Keep in mind - i know that i could use awk fields - but want to understand bash arrays.

"If it doesn't challenge you, it doesn't change you!"

Last edited by casperdaghost; 03-22-2013 at 10:44 AM.
 
Old 03-22-2013, 01:11 PM   #9
grail
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Ok ... I get you now. So first off, you do know that your for loop is pointless?? Firstly you never use the 'i' variable and second if you know which element to replace you do not need to loop
over anything.

So the easy answer is, use IFS more:
Code:
#!/bin/bash
stocks=$(egrep "^$1" /data/casper/stocks.txt)
echo "$stocks"

IFS='|'

ADDR=( $stocks )

ADDR[26]="$2"

echo "${ADDR[*]}"

unset IFS
The secret is in the highlighted portion
 
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Old 03-26-2013, 07:43 PM   #10
casperdaghost
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this worked great Grail
I wanted so bad to use the arrays in bash, but alas, it was not to be true.
 
Old 03-26-2013, 07:57 PM   #11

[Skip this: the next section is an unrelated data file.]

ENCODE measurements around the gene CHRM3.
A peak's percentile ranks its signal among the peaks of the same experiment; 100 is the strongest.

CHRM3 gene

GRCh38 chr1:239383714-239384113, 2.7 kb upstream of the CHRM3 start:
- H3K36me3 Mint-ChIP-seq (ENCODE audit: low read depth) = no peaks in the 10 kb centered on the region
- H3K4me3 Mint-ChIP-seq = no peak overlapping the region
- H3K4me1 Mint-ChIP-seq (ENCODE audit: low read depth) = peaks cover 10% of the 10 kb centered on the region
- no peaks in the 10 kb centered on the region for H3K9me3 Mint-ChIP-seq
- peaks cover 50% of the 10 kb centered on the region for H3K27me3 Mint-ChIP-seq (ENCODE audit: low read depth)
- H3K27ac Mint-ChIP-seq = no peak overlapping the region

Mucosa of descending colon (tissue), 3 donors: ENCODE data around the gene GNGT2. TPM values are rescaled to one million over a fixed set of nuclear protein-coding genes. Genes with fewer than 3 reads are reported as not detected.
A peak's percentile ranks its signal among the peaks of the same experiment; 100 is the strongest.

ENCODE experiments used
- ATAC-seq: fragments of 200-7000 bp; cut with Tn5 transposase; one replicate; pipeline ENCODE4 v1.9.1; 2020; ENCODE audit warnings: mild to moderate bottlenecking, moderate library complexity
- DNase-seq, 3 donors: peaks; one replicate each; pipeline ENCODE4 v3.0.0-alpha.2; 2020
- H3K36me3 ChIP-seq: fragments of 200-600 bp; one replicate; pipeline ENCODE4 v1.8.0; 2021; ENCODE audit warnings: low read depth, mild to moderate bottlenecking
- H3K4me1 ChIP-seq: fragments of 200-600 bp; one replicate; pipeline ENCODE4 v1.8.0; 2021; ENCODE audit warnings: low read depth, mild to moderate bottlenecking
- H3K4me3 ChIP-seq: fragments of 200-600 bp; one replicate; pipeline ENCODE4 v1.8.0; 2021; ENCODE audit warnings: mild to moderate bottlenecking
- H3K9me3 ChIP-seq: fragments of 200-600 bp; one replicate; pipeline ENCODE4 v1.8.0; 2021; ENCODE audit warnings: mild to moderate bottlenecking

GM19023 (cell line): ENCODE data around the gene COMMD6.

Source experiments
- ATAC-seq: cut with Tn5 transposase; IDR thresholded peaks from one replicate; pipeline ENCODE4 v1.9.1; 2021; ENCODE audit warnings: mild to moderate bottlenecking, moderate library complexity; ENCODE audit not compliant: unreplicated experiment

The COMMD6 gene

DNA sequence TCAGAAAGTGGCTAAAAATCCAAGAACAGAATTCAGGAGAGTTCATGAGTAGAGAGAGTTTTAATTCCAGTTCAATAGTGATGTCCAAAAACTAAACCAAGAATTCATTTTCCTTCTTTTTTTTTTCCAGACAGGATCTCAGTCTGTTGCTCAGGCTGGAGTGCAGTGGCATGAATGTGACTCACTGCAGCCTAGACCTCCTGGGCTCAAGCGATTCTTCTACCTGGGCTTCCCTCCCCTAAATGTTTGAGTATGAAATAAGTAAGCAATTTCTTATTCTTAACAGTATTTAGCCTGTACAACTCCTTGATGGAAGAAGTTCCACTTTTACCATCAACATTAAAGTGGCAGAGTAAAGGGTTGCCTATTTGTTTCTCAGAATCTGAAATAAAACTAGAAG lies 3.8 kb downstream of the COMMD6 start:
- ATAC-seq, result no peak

PTrenholme
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Quote:
Originally Posted by casperdaghost View Post
this worked great Grail
I wanted so bad to use the arrays in bash, but alas, it was not to be true.
But gail's code does use an array. So it is "true."

The statement ADDR=( $stocks ) loads the array ADDR with the values in ${stocks}, delimited by the pipe symbol.
 
Old 03-28-2013, 05:15 AM   #12
David the H.
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If you hadn't noticed, the secret is that the '*' array expansion element uses the first character of IFS as its delimiter when printing out the list (be sure to quote it).

So setting IFS to the pipe globally means that it both splits the string into the array and prints the updated array in the same way.

arrays


BTW, grail's code simply used an unquoted variable inside an "arr=()" pattern to set the array. The expanded parameter is word-split according to the current IFS setting, which is then used to set the array. However I would point out that there's a minor risk to this. Since shell globbing is also applied on unquoted parameters, some character in the input could potentially expand into a list of files existing in the PWD, which would also become part of the array.

This can be avoided by also using set +f to turn off glob expansion temporarily. Or you can continue to use read instead, which I personally recommend as the cleaner option.